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Supercomputers turn the clock back on Storms with “Hindcasting”

Researchers are using supercomputers at LBNL to determine how global climate change has affected the severity of storms and resultant flooding. “The group used the publicly available model, which can be used to forecast future weather, to “hindcast” the conditions that led to the Sept. 9-16, 2013 flooding around Boulder, Colorado.”

Interview: Dr. Christoph Schär on Escaping the Data Avalanche for Climate Modeling

“There are large efforts towards refining the horizontal resolution of climate models to O(1 km) with the intent to represent convective clouds explicitly rather than using semi-empirical parameterizations. This refinement would move the governing equations closer to first principles and is expected to reduce the uncertainties of climate models. However, the output volume of climate simulations would dramatically grow, and storing it for later analysis would likely become impractical, due to limited I/O bandwidth and mass-storage capacity. In this presentation we discuss possible solutions to this challenge.”

Evolving Storage and Cyber Infrastructure at the NASA Center for Climate Simulation

Ellen Salmon from NASA gave this talk at the 2017 MSST conference. “This talk will describe recent developments at the NASA Center for Climate Simulation, which is funded by NASA’s Science Mission Directorate, and supports the specialized data storage and computational needs of weather, ocean, and climate researchers, as well as astrophysicists, heliophysicists, and planetary scientists.”

Video: Tracing Ocean Salinity for Global Climate Models

In this visualization, ocean temperatures and salinity are tracked over the course of a year. Based on data from global climate models, these visualizations aid our understanding of the physical processes that create the Earth’s climate, and inform predictions about future changes in climate. “The water’s saltiness, or salinity, plays a significant role in this ocean heat engine, Harrison said. Salt makes the water denser, helping it to sink. As the atmosphere warms due to global climate change, melting ice sheets have the potential to release tremendous amounts of fresh water into the oceans.”

SGI Opens European Research Centre at ICHEC in Ireland

Today SGI announced a significant investment in extreme scale software research at the Irish Centre for High-End Computing (ICHEC), a top European center. The investment highlights the commitment of SGI to the European software research community. These resources, including SGI application software and supercomputing hardware expertise, will assist scientists as they explore issues related to climate change, weather forecasting, and environmental research among many other topics.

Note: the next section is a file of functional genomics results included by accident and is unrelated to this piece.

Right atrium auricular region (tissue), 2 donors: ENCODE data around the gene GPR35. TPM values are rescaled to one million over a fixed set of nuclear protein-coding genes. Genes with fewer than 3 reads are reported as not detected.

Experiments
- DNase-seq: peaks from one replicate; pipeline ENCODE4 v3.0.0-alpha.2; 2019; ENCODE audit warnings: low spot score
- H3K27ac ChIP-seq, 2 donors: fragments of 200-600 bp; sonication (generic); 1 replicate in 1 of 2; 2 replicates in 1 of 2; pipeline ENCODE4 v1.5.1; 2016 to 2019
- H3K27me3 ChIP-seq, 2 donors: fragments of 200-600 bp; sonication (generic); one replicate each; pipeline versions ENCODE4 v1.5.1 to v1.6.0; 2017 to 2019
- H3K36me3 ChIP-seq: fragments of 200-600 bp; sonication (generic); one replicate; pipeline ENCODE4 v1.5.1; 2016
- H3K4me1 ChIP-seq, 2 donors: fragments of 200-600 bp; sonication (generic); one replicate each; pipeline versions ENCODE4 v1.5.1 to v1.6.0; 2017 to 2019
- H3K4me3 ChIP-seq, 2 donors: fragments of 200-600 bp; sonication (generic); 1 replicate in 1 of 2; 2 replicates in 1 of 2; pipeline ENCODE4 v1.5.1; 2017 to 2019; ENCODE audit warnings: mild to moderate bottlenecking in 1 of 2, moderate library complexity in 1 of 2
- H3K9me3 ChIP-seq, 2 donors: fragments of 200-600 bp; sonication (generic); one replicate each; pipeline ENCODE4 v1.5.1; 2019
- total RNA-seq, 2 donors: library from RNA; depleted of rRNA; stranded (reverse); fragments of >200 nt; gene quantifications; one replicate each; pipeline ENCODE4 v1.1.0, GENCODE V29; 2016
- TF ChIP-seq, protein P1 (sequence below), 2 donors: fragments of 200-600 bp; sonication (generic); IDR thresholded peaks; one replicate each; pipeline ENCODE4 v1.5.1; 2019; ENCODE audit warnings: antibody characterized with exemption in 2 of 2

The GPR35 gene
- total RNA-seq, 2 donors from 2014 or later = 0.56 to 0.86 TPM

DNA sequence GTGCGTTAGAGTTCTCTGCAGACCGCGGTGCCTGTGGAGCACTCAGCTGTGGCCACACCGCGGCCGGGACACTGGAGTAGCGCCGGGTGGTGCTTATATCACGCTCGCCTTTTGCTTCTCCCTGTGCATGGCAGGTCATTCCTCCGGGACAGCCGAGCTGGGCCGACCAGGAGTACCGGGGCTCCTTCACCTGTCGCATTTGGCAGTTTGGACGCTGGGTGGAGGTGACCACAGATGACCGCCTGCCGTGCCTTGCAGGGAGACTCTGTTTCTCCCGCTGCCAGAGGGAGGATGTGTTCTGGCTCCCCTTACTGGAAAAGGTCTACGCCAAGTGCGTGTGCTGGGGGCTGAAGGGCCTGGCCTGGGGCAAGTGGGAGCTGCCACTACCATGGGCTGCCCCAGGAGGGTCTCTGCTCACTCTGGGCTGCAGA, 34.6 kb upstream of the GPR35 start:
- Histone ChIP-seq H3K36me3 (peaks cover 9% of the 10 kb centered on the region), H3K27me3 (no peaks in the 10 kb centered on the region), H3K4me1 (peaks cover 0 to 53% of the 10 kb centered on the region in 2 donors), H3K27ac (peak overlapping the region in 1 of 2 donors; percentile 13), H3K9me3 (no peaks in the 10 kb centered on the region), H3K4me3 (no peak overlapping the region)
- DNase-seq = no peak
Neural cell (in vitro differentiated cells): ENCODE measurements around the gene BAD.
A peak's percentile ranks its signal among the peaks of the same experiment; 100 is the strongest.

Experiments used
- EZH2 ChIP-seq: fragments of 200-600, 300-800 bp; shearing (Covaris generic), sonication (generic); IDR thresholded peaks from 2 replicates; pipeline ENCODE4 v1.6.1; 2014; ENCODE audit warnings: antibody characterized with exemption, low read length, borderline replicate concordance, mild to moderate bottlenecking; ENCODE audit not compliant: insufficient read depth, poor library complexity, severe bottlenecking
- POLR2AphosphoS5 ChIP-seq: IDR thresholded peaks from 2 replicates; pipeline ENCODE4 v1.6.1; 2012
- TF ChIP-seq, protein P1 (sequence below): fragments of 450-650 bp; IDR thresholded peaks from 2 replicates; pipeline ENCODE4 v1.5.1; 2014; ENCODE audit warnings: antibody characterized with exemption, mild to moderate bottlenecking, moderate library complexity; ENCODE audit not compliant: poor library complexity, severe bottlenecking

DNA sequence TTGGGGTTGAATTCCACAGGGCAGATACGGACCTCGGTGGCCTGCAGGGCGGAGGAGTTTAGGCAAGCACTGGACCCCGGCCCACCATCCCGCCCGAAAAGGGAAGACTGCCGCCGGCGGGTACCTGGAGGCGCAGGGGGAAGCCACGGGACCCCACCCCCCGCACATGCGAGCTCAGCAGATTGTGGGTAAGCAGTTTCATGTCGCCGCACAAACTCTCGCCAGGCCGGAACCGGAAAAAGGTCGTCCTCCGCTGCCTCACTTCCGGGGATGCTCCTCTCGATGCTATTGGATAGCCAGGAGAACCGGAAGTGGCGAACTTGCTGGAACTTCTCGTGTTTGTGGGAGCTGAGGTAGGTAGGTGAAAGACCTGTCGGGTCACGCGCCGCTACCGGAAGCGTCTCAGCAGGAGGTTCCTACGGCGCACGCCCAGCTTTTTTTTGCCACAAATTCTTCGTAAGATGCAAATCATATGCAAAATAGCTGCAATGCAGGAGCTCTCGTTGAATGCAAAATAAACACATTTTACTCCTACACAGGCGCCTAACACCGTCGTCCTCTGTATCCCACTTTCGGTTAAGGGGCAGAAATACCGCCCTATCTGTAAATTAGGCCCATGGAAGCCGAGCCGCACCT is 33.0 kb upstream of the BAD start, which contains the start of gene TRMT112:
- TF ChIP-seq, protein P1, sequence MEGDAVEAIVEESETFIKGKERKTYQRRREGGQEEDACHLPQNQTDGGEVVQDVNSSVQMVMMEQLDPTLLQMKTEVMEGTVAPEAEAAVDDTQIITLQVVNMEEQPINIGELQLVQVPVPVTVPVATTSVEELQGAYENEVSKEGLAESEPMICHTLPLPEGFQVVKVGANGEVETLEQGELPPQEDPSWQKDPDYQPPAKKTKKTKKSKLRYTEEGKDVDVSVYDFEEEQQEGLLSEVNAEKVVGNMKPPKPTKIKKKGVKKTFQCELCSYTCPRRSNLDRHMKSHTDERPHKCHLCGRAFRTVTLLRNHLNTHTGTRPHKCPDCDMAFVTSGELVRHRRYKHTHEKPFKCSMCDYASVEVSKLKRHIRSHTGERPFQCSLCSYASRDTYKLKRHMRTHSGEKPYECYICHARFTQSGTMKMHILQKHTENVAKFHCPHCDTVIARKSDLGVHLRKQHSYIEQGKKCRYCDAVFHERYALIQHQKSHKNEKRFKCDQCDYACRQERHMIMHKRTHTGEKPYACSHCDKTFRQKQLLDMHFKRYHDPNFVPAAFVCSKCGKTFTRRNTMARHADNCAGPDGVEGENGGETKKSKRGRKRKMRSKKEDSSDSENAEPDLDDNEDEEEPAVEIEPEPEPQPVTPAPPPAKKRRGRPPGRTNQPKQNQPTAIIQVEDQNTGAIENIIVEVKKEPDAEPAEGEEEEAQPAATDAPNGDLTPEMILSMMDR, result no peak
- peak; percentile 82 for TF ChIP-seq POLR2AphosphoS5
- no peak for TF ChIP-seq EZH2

Video: A NASA Perspective on El Niño

In this video, Steven Pawson discussed how NASA uses computer models to build up a complete three-dimensional picture of El Niño in the ocean and atmosphere. Pawson is an atmospheric scientist and the chief of the Global Modeling and Assimilation Office at NASA’s Goddard Space Flight Center in Greenbelt, Maryland.

Challenges for Climate and Weather Prediction in the Era of Heterogeneous Architectures

Beth Wingate from the University of Exeter presented this talk at the PASC16 conference in Switzerland. “For weather or climate models to achieve exascale performance on next-generation heterogeneous computer architectures they will be required to exploit on the order of million- or billion-way parallelism. This degree of parallelism far exceeds anything possible in today’s models even though they are highly optimized. In this talk I will discuss the mathematical issue that leads to the limitations in space- and time-parallelism for climate and weather prediction models – oscillatory stiffness in the PDE.”

Video: Climate Change, Chaos, and Inexact Computing

In this video from the Perimeter Institute for Theoretical Physics in Ontario, Dr. Tim Palmer from the University of Oxford presents: Climate Change, Chaos, and Inexact Computing. “How well can we predict the climate future? This question is at the heart of Tim Palmer’s research into the links between chaos theory and the science of climate change. Palmer will discuss climate modeling, the emerging concept of inexact supercomputing, and chaos theory.”

Supercomputing Extreme Weather Events and Climate Change

A recent study conducted by the Barcelona Supercomputer Center suggests that calibrated model ensembles improve the trustworthiness of climate event attribution to extreme weather events. The study also found that current climate model limitations tend to overestimate climate change attribution.

How HPC is Helping Solve Climate and Weather Forecasting Challenges

Data accumulation is just one of the challenges facing today weather and climatology researchers and scientists. To understand and predict Earth’s weather and climate, they rely on increasingly complex computer models and simulations based on a constantly growing body of data from around the globe. “It turns out that in today’s HPC technology, the moving of data in and out of the processing units is more demanding in time than the computations performed. To be effective, systems working with weather forecasting and climate modeling require high memory bandwidth and fast interconnect across the system, as well as a robust parallel file system.”